Why Are You Here?

In Mental Training by Brock Bourgase

Players frequently try out for teams, working as hard as they can to make a school team or a regional select squad. What is the point of this exercise? Certainly, youth are enabled to meet their fitness, belonging, and esteem needs. Some might even achieve their self-actualization goals. To satisfy all of these requirements, athletes must possess a deeper motivation.

Everyone must ask themselves: what do I want for myself today, this week, and this month? What do I want for myself in the long-term? Once that vision is established, one should ask themselves how they will get there. What are the immediate steps for personal development that must be taken now and what will follow afterwards? For those with lofty aspirations, there is no easy answer. The training session may only last two hours but the work required takes much longer.

Coaches provide knowledge about fundamental movement skills, physical performance factors, sport-specific abilities, mental training, and long-term athlete development. This information opens the door but it is incumbent upon the athlete to walk through it. The general goal of an elite program is improved performance but there are many specific steps along that path.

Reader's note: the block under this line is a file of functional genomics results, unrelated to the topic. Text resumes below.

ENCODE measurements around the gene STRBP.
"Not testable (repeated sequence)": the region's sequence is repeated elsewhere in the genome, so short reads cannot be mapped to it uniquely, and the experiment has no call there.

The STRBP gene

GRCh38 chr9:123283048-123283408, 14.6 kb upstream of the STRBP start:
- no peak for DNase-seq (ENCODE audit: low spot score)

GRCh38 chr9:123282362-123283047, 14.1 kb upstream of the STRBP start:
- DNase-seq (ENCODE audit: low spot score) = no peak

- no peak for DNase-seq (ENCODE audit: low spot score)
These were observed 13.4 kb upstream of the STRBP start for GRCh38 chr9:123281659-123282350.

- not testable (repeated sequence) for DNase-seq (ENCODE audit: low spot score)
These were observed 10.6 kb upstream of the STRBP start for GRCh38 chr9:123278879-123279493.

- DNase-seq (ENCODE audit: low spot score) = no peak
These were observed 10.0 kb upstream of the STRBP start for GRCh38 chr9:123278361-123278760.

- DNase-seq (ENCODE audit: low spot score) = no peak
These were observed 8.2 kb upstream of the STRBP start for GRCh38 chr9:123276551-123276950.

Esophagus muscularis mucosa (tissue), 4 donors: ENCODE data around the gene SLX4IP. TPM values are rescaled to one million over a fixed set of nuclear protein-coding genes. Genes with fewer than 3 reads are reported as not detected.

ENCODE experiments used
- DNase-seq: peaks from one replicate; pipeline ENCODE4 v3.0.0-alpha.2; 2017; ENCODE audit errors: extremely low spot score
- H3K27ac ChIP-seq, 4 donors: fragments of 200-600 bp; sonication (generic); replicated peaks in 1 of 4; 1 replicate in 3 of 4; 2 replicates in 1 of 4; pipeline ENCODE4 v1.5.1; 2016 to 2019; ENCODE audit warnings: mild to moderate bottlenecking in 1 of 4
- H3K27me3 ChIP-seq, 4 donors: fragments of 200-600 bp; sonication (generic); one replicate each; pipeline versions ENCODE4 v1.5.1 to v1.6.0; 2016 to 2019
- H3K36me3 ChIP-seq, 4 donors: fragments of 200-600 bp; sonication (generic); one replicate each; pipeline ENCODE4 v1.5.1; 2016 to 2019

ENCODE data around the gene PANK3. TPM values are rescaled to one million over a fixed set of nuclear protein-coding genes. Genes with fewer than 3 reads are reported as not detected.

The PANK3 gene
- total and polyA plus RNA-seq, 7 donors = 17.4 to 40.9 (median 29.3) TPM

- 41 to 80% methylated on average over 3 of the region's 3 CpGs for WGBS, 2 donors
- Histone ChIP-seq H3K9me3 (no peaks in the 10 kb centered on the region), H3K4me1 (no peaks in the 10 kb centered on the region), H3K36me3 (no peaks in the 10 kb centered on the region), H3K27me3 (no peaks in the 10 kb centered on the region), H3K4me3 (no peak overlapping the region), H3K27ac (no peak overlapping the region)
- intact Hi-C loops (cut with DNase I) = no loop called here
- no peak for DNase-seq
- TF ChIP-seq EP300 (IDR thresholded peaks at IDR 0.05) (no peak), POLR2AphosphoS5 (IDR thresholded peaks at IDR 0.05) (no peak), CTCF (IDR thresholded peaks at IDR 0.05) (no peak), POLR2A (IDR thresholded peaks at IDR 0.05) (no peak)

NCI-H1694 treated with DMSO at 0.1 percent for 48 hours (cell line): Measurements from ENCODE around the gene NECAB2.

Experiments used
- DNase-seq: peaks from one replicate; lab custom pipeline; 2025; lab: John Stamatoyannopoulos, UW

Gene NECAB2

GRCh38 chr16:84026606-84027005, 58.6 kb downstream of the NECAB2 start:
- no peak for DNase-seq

A coach may say that “this footwork allows guards to catch and shoot the basketball more quickly” but it is the players must say: “I want a quicker release. I want a quicker release because it will give me an edge when I must attempt the game winning shot. To make the game winning shot, I am willing to work on my balance, quickness, explosiveness, and technique. I am willing to be the first one at practice and the last one to leave.”

I do not relish kicking players out of the gym. Sometimes, the facility is permitted to another group or the custodian needs to complete their responsibilities. Aside from those practical concerns, the only reason to expel players from the gym is a lack of dedicated repetitions. When the repetitions lack Intensity and Quality (due to fatigue or a lack of focus), there is no progress and training should stop. So long as the repetitions are solid, the sky’s the limit… if you’re willing to pay the price.